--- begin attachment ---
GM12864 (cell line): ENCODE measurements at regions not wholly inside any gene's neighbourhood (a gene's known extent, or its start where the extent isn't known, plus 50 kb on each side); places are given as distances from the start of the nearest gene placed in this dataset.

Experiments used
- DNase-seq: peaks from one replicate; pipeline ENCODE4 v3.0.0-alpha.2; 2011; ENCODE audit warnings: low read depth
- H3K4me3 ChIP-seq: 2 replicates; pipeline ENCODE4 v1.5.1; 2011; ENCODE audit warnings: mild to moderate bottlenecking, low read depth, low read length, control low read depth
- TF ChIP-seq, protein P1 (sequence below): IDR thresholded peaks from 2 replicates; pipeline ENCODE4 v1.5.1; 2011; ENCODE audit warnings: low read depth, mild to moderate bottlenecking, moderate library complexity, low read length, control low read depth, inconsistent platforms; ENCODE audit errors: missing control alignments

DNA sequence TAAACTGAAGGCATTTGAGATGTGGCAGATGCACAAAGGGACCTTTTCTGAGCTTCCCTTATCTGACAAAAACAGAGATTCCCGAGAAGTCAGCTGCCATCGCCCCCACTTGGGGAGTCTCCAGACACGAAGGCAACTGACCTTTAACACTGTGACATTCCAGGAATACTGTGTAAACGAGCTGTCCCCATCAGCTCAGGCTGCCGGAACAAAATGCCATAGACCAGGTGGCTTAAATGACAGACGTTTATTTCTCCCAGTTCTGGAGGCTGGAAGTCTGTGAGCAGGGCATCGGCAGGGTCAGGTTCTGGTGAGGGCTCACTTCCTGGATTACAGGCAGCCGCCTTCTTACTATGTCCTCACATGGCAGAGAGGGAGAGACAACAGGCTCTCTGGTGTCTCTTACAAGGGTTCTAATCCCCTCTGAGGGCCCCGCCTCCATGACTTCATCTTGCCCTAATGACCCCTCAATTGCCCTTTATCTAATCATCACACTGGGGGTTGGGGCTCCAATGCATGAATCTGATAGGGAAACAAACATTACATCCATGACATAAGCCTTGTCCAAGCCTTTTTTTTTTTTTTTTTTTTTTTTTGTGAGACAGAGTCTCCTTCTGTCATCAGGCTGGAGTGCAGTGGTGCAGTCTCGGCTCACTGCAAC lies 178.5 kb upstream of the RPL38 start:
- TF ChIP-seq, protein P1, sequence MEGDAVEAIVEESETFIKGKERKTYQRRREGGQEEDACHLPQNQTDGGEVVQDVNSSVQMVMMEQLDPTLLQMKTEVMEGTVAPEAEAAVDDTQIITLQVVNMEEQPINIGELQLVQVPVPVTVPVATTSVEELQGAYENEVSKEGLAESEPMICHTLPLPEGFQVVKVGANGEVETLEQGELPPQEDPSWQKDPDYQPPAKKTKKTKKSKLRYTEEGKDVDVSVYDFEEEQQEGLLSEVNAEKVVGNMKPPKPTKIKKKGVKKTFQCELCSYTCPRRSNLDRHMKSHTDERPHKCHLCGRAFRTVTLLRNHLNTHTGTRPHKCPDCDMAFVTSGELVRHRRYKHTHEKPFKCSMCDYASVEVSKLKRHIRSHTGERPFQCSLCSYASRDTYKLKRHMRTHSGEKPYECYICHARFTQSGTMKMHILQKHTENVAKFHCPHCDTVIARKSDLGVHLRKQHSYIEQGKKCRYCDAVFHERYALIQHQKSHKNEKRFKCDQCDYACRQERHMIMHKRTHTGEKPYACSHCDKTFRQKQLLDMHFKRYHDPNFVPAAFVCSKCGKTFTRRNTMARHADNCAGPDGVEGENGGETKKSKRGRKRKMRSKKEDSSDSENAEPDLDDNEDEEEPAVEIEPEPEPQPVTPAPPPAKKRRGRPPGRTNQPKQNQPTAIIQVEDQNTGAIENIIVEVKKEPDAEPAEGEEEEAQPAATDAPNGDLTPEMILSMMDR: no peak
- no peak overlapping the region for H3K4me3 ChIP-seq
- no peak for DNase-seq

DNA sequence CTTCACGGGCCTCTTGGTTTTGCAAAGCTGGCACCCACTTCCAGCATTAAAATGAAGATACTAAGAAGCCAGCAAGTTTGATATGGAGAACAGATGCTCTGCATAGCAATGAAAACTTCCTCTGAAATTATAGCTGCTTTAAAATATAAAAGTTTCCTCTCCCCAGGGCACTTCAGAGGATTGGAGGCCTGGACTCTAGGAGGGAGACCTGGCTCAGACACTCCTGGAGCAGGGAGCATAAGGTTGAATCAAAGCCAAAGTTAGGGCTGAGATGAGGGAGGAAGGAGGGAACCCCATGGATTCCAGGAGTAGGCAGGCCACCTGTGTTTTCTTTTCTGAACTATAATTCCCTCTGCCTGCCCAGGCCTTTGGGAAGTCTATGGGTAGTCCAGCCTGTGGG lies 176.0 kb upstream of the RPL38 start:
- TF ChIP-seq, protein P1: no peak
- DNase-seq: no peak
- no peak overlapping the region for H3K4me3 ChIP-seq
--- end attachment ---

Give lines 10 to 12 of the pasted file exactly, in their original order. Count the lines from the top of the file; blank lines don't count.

DNA sequence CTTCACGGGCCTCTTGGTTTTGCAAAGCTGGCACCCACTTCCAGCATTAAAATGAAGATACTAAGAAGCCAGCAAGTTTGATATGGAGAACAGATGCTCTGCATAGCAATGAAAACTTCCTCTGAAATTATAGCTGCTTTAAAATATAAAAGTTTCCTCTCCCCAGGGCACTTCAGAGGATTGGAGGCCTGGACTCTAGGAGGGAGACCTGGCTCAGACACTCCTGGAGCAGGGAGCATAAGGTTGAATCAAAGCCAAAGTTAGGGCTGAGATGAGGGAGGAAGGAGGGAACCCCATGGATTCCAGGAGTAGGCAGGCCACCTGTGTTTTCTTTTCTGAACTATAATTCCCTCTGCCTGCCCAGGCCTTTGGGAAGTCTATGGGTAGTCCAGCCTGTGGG lies 176.0 kb upstream of the RPL38 start:
- TF ChIP-seq, protein P1: no peak
- DNase-seq: no peak